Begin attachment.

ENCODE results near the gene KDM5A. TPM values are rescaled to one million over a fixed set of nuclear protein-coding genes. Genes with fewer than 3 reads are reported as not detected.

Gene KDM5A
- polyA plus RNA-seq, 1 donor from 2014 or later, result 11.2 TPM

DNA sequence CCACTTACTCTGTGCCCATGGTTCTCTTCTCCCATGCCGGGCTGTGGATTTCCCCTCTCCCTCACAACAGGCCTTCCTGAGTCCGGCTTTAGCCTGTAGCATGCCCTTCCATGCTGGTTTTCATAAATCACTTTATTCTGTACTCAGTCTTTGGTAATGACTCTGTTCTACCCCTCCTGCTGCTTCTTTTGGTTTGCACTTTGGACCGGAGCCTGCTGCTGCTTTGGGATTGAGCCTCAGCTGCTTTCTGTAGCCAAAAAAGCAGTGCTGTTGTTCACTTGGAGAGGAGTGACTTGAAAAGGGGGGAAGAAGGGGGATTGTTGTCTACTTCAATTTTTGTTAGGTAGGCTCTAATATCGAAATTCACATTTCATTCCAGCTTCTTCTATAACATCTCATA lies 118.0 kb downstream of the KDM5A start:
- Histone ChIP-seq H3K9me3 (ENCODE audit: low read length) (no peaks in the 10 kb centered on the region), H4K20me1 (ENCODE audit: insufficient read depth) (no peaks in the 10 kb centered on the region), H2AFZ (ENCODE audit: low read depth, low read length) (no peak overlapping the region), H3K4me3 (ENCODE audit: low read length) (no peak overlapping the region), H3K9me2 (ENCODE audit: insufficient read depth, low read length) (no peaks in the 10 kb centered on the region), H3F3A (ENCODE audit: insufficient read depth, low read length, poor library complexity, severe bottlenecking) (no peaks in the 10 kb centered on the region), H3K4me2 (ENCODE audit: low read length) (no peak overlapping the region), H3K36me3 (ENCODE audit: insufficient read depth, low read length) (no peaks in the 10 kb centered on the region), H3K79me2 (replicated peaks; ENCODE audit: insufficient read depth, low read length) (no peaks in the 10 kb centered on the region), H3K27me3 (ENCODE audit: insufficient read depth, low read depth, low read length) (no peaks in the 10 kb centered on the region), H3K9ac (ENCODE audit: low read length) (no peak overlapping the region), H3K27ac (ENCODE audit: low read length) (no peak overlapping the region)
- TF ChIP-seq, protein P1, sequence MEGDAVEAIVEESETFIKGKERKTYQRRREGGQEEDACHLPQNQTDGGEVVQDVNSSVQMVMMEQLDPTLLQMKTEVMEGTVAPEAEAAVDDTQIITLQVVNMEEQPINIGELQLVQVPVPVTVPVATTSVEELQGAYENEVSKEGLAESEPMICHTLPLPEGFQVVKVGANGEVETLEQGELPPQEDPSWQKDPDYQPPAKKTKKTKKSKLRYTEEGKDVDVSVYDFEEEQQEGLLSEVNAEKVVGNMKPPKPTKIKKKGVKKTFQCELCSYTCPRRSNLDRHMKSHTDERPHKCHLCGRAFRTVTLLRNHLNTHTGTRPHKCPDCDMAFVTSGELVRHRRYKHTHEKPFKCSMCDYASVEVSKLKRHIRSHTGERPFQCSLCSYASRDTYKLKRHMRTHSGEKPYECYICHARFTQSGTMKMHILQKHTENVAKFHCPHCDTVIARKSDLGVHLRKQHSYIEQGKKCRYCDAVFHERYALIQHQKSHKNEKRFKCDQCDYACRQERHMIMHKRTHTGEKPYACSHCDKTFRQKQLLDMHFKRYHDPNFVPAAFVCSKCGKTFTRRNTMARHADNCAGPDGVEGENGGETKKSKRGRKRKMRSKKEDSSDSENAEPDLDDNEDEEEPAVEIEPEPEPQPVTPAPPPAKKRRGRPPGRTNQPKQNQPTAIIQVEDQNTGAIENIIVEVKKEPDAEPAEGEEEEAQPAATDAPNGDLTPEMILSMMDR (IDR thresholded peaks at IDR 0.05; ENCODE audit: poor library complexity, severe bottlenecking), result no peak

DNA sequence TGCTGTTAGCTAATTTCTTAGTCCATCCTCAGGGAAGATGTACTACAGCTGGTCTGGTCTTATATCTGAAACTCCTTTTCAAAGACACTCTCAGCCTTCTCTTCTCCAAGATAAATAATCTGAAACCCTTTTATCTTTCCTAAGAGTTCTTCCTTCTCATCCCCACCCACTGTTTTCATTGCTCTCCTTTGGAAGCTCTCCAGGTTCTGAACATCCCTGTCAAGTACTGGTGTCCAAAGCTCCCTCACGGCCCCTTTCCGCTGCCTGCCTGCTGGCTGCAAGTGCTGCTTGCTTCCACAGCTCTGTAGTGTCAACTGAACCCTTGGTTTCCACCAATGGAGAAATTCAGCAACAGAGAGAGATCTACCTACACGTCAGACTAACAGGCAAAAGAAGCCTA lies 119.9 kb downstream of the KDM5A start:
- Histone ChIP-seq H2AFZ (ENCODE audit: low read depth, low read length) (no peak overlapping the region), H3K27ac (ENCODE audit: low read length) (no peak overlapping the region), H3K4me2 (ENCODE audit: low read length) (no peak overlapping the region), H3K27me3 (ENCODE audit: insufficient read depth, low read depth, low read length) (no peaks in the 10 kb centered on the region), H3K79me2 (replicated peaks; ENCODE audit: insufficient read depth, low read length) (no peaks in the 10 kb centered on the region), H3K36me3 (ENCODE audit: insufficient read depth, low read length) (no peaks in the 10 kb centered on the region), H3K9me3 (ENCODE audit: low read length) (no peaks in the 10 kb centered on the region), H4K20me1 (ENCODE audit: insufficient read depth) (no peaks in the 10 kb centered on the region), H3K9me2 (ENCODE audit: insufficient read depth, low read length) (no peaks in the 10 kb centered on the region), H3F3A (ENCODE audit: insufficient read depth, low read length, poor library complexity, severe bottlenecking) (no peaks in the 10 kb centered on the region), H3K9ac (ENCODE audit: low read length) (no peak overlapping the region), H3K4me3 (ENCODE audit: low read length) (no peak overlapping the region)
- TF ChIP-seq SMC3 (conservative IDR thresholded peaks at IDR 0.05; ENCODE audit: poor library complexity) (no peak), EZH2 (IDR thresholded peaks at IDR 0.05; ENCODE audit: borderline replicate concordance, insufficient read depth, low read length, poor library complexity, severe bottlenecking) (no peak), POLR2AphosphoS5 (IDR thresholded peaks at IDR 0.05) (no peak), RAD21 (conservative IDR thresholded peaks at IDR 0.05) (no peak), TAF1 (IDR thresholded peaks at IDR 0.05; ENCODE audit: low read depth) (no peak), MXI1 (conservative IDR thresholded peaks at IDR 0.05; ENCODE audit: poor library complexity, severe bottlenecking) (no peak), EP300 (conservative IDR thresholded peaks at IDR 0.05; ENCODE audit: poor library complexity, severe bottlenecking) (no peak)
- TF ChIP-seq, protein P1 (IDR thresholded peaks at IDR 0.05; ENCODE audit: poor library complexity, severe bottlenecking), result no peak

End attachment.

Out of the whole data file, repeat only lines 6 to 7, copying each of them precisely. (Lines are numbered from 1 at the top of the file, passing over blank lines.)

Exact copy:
- TF ChIP-seq, protein P1, sequence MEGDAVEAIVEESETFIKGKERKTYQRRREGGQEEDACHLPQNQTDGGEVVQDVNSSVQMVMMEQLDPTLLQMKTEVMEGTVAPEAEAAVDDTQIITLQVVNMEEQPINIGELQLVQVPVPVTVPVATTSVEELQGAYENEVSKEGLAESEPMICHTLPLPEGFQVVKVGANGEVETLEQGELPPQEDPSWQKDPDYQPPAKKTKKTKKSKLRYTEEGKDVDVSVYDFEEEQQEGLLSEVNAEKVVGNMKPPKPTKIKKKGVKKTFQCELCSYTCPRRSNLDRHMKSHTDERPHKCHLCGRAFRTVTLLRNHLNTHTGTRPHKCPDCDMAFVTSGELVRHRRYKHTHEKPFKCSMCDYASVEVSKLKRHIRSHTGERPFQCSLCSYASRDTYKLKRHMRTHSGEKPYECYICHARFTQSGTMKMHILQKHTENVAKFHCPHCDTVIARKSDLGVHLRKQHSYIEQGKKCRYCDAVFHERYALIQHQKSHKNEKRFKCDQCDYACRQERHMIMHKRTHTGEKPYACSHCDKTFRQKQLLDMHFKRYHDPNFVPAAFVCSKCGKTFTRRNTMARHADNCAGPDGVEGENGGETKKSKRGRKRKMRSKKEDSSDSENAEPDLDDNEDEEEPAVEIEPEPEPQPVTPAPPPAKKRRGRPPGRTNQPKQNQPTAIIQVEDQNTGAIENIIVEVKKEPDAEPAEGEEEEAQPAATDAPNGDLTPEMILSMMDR (IDR thresholded peaks at IDR 0.05; ENCODE audit: poor library complexity, severe bottlenecking), result no peak

DNA sequence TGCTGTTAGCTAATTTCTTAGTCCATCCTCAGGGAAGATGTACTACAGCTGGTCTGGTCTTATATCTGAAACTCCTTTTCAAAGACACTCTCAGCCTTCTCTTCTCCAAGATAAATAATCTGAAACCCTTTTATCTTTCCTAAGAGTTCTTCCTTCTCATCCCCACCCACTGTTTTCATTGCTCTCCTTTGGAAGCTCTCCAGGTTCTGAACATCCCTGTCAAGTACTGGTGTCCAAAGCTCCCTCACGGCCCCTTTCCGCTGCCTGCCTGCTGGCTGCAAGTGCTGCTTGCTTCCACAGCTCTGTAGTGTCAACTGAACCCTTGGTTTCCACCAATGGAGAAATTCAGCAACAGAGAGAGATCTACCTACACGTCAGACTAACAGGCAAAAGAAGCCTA lies 119.9 kb downstream of the KDM5A start: